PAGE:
(50.) From this open search for truth, which is renewed in every generation, the culture of a nation derives its character. Indeed, the heritage of values which has been received and handed down is always challenged by the young. To challenge does not necessarily mean to destroy or reject a priori, but above all to put these values to the test in one's own life, and through this existential verification to make them more real, relevant and personal, distinguishing the valid elements in the tradition from false and erroneous ones, or from obsolete forms which can be usefully replaced by others more suited to the times.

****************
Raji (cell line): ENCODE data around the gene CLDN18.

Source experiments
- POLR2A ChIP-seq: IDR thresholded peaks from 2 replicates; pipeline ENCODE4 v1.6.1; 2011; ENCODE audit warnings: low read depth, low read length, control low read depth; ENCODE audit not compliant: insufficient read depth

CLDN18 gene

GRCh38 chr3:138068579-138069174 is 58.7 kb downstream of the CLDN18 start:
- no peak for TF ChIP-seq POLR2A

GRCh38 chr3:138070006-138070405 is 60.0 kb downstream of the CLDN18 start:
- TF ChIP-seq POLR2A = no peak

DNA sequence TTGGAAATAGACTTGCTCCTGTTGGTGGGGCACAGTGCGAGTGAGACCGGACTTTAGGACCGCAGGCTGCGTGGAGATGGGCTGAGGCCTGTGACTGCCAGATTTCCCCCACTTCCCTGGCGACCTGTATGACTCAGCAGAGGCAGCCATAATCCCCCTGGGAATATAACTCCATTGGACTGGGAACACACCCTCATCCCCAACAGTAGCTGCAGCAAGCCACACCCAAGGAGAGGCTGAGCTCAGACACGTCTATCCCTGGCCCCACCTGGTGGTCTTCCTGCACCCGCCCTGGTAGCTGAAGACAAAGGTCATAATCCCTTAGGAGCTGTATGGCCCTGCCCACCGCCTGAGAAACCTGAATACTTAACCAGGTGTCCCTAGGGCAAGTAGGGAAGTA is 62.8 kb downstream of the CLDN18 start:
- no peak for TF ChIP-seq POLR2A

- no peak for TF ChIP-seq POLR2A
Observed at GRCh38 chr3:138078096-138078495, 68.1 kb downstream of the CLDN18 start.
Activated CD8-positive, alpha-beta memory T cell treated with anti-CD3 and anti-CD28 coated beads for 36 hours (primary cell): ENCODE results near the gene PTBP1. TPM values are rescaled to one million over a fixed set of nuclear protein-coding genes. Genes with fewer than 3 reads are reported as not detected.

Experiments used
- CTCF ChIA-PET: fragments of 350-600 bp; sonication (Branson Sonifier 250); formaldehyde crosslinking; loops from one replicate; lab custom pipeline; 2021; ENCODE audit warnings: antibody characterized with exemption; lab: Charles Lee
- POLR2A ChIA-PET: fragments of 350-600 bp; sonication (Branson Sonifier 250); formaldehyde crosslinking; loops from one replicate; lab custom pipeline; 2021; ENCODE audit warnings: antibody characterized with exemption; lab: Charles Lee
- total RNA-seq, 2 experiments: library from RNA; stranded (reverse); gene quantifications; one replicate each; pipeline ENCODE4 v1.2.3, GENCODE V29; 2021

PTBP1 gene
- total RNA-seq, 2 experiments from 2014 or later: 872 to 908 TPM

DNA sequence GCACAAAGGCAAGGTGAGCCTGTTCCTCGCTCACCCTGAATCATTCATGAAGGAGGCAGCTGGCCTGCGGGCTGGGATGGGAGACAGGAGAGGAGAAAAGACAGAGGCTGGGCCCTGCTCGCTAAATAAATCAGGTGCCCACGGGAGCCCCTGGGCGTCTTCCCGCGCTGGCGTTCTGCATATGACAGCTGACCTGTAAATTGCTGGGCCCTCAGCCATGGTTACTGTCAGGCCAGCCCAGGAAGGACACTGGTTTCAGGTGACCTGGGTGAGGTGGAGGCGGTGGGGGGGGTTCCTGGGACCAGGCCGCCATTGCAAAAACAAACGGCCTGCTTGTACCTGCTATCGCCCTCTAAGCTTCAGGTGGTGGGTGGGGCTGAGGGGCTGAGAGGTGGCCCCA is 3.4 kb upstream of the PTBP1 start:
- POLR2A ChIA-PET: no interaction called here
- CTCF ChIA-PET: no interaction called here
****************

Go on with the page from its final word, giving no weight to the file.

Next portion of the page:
In this context, it is appropriate to recall that evangelization too plays a role in the culture of the various nations, sustaining culture in its progress towards the truth, and assisting in the work of its purification and enrichment.103 However, when a culture becomes inward looking, and tries to perpetuate obsolete ways of living by rejecting any exchange or debate with regard to the truth about man, then it becomes sterile and is heading for decadence.